LUCENA CITY, Philippines—Sobriety and the willingness to talk could break the deadlock on the peace negotiations between the Aquino administration and the communist insurgents, self-exiled Communist Party of the Philippines founder Jose Maria Sison said on Wednesday.
“If the GPH (Government of the Philippines) somehow shows sobriety and willingness to talk, the NDFP (National Democratic Front of the Philippines) will not hesitate to open wide the door for peace negotiations between the duly-authorized panels,” Sison, NDFP chief political consultant, said in reply to an e-mail question on whether the communist panel plans to invite government representatives to an informal meeting to settle the kinks hindering the resumption of the peace negotiation.
Sison maintained it was the government, specifically pointing to Teresita Deles, the presidential adviser on the peace process, who announced the termination of the peace negotiations last April.
“It should be the GPH side, especially at the level of President Aquino, who should send us an emissary who is mutually respected by the GPH and NDFP,” said Sison, who is now living in self-exile in Utrecht, the Netherlands.
He said President Aquino can also send a “positive message to the NDFP” through Royal Norwegian Government (RNG) Special Envoy Ture Lundh. RNG has been facilitating the on and off negotiations since 2001.
“Sooner than you expect, the NDFP panel might even be the one sending someone to Manila to ascertain what is the real sentiment of President Aquino,” he told the Inquirer.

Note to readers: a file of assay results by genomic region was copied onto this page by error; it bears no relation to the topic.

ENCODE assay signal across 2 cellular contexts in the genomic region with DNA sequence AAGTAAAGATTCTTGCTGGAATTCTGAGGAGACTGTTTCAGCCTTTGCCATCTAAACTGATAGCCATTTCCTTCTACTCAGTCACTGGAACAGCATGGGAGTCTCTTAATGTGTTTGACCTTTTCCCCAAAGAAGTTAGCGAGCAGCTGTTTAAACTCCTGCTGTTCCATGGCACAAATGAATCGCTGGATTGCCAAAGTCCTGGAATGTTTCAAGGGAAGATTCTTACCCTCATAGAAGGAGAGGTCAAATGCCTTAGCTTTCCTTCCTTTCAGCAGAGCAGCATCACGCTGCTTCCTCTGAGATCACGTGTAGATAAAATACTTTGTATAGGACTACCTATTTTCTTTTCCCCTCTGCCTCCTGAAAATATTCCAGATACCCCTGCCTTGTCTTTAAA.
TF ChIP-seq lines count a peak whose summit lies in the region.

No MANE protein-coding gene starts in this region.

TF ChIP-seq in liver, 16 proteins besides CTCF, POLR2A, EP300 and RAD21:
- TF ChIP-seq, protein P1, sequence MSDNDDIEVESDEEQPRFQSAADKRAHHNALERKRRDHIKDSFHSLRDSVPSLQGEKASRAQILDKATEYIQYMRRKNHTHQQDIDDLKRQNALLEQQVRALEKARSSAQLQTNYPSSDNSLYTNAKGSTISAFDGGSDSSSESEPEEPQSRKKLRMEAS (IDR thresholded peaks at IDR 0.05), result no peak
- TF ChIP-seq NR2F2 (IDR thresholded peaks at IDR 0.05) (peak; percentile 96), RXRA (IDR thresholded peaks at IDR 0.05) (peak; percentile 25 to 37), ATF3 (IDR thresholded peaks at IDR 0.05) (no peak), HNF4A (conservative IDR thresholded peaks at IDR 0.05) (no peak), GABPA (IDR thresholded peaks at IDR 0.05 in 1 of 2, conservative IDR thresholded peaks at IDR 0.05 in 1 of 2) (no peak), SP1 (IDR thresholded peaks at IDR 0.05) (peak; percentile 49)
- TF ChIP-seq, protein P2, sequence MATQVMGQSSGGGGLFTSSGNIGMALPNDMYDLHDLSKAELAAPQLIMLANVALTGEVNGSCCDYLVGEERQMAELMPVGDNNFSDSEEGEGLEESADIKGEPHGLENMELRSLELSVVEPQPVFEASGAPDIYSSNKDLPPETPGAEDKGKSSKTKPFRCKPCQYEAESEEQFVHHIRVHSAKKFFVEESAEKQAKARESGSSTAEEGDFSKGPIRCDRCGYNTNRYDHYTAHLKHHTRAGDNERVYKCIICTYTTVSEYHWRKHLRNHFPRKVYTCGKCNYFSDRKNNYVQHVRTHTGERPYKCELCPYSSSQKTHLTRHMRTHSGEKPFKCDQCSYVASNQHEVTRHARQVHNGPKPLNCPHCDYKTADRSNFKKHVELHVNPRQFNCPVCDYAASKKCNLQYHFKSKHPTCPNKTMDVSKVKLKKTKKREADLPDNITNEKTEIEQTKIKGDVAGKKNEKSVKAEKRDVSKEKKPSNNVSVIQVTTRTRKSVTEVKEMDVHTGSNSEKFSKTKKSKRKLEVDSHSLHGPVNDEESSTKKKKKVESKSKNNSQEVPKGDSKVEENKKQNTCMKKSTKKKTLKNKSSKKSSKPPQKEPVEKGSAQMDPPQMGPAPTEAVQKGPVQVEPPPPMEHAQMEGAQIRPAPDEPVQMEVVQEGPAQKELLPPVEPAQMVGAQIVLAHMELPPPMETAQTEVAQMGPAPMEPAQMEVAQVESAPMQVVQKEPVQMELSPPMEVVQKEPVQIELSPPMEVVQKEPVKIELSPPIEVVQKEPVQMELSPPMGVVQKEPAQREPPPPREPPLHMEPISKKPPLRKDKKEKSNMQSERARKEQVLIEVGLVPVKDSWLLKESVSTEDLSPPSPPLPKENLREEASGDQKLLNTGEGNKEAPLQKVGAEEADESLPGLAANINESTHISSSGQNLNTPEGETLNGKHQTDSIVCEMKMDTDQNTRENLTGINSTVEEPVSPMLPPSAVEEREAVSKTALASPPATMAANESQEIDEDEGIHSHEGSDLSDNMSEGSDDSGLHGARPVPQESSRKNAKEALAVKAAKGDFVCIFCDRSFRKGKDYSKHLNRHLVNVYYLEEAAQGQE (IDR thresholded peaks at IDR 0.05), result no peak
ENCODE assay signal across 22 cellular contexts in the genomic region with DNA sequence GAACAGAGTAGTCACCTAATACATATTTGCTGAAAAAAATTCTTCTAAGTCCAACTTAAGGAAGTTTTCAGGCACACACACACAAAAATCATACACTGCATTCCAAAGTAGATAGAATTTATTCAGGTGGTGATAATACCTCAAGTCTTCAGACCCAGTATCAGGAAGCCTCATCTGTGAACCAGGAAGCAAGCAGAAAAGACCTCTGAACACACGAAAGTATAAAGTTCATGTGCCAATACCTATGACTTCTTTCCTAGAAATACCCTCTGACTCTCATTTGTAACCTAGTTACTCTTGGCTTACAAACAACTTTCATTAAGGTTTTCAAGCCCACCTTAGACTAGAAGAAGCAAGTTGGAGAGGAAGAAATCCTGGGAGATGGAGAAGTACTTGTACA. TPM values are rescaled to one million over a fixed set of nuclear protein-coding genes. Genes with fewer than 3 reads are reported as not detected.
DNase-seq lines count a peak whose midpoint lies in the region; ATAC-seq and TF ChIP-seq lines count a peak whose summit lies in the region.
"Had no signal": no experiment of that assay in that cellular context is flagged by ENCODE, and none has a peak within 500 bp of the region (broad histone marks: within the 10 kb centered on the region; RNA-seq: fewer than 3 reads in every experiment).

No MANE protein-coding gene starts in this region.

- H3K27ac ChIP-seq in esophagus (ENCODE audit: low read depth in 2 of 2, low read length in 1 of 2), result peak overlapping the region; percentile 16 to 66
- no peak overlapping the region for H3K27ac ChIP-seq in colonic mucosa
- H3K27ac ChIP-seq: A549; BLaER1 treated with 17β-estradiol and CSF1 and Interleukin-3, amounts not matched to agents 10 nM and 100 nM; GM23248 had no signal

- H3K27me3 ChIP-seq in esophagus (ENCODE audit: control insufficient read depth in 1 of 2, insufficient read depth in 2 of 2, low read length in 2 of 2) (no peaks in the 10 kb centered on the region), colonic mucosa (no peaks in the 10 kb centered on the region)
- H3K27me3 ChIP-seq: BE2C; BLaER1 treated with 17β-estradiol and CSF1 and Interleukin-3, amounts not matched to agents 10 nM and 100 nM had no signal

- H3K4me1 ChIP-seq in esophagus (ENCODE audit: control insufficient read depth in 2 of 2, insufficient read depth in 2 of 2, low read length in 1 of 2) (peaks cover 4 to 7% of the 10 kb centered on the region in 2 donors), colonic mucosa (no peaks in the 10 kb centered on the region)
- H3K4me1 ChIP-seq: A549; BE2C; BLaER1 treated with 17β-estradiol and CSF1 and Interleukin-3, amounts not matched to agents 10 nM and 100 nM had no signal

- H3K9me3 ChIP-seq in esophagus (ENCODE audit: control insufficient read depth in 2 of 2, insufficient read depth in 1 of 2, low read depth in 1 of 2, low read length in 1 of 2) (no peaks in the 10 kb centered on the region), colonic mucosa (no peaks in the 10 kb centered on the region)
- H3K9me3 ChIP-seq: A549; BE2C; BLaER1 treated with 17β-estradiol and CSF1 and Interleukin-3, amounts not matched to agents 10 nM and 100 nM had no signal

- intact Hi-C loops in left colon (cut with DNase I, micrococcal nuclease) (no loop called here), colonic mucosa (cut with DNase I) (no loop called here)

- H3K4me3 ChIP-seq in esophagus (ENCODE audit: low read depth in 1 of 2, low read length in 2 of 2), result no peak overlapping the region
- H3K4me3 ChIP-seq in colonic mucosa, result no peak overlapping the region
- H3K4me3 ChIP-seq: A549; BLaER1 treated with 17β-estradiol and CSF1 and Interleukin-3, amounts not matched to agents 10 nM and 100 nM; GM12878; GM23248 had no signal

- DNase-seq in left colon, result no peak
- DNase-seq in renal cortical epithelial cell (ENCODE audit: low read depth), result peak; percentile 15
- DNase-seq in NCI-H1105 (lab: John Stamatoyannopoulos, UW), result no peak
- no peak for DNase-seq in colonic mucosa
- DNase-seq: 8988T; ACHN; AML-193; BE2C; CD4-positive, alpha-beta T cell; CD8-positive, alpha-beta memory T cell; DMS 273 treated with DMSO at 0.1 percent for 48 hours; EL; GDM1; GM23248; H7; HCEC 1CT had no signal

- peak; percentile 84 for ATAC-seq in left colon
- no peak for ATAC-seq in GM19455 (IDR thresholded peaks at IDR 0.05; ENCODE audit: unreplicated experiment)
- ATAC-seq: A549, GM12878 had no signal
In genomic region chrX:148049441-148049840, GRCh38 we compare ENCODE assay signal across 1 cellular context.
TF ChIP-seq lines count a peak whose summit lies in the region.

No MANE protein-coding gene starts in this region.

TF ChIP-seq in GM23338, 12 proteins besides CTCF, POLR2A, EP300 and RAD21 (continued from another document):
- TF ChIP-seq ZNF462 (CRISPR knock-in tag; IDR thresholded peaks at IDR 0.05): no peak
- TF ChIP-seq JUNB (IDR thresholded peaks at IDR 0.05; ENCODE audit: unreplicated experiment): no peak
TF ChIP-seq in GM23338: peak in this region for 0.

Sison noted that the NDFP panel “has no record of rejecting a mutually respected emissary.”
“The NDFP has also repeatedly declared that the peace negotiations are in principle going on if no side has given a formal notice of termination to the other side,” Sison asserted.
The NDFP is the political arm of the CPP. Its armed wing, the New People’s Army (NPA), has been waging sporadic war against the government for the past 44 years, considered as the world’s longest-running Maoist inspired rebellion.
When asked what the government should do to show its sincerity and what the NDFP has to give in return to the gesture, Sison said the “GPH should show willingness to comply with existing agreements.”
“If it does not, the NDFP sees no point in negotiating and making agreements with the GPH,” Sison added.
Negotiations between the communist rebels and the government have been stalled since 2004.